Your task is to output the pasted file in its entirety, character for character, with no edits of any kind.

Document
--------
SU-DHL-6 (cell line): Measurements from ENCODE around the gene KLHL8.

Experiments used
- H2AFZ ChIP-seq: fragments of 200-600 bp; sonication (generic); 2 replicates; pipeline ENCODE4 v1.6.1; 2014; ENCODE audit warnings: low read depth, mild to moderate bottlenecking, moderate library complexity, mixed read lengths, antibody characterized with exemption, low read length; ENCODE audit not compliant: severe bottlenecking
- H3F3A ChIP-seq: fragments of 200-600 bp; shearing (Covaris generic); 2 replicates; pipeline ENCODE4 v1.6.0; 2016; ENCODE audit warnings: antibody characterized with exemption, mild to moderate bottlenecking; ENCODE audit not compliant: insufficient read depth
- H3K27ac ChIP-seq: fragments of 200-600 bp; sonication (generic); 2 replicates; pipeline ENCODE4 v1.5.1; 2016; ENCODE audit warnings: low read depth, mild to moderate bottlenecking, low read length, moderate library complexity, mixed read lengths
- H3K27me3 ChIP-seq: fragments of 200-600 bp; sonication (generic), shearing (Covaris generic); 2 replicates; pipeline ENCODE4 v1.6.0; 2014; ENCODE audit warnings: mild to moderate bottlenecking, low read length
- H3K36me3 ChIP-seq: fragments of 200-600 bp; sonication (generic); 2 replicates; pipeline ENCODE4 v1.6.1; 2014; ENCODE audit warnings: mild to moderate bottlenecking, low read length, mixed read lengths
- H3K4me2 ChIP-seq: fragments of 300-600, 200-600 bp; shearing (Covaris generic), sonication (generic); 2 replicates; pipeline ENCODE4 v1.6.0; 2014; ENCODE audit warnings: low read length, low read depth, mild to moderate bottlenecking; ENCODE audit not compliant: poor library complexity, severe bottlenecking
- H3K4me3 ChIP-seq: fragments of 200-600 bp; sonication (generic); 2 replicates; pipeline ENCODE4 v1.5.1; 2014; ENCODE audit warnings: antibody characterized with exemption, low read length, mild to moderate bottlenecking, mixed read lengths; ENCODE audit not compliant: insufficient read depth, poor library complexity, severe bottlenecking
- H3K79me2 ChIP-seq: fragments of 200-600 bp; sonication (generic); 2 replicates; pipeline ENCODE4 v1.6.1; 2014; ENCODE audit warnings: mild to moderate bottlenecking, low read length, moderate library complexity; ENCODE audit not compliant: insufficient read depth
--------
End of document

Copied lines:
SU-DHL-6 (cell line): Measurements from ENCODE around the gene KLHL8.

Experiments used
- H2AFZ ChIP-seq: fragments of 200-600 bp; sonication (generic); 2 replicates; pipeline ENCODE4 v1.6.1; 2014; ENCODE audit warnings: low read depth, mild to moderate bottlenecking, moderate library complexity, mixed read lengths, antibody characterized with exemption, low read length; ENCODE audit not compliant: severe bottlenecking
- H3F3A ChIP-seq: fragments of 200-600 bp; shearing (Covaris generic); 2 replicates; pipeline ENCODE4 v1.6.0; 2016; ENCODE audit warnings: antibody characterized with exemption, mild to moderate bottlenecking; ENCODE audit not compliant: insufficient read depth
- H3K27ac ChIP-seq: fragments of 200-600 bp; sonication (generic); 2 replicates; pipeline ENCODE4 v1.5.1; 2016; ENCODE audit warnings: low read depth, mild to moderate bottlenecking, low read length, moderate library complexity, mixed read lengths
- H3K27me3 ChIP-seq: fragments of 200-600 bp; sonication (generic), shearing (Covaris generic); 2 replicates; pipeline ENCODE4 v1.6.0; 2014; ENCODE audit warnings: mild to moderate bottlenecking, low read length
- H3K36me3 ChIP-seq: fragments of 200-600 bp; sonication (generic); 2 replicates; pipeline ENCODE4 v1.6.1; 2014; ENCODE audit warnings: mild to moderate bottlenecking, low read length, mixed read lengths
- H3K4me2 ChIP-seq: fragments of 300-600, 200-600 bp; shearing (Covaris generic), sonication (generic); 2 replicates; pipeline ENCODE4 v1.6.0; 2014; ENCODE audit warnings: low read length, low read depth, mild to moderate bottlenecking; ENCODE audit not compliant: poor library complexity, severe bottlenecking
- H3K4me3 ChIP-seq: fragments of 200-600 bp; sonication (generic); 2 replicates; pipeline ENCODE4 v1.5.1; 2014; ENCODE audit warnings: antibody characterized with exemption, low read length, mild to moderate bottlenecking, mixed read lengths; ENCODE audit not compliant: insufficient read depth, poor library complexity, severe bottlenecking
- H3K79me2 ChIP-seq: fragments of 200-600 bp; sonication (generic); 2 replicates; pipeline ENCODE4 v1.6.1; 2014; ENCODE audit warnings: mild to moderate bottlenecking, low read length, moderate library complexity; ENCODE audit not compliant: insufficient read depth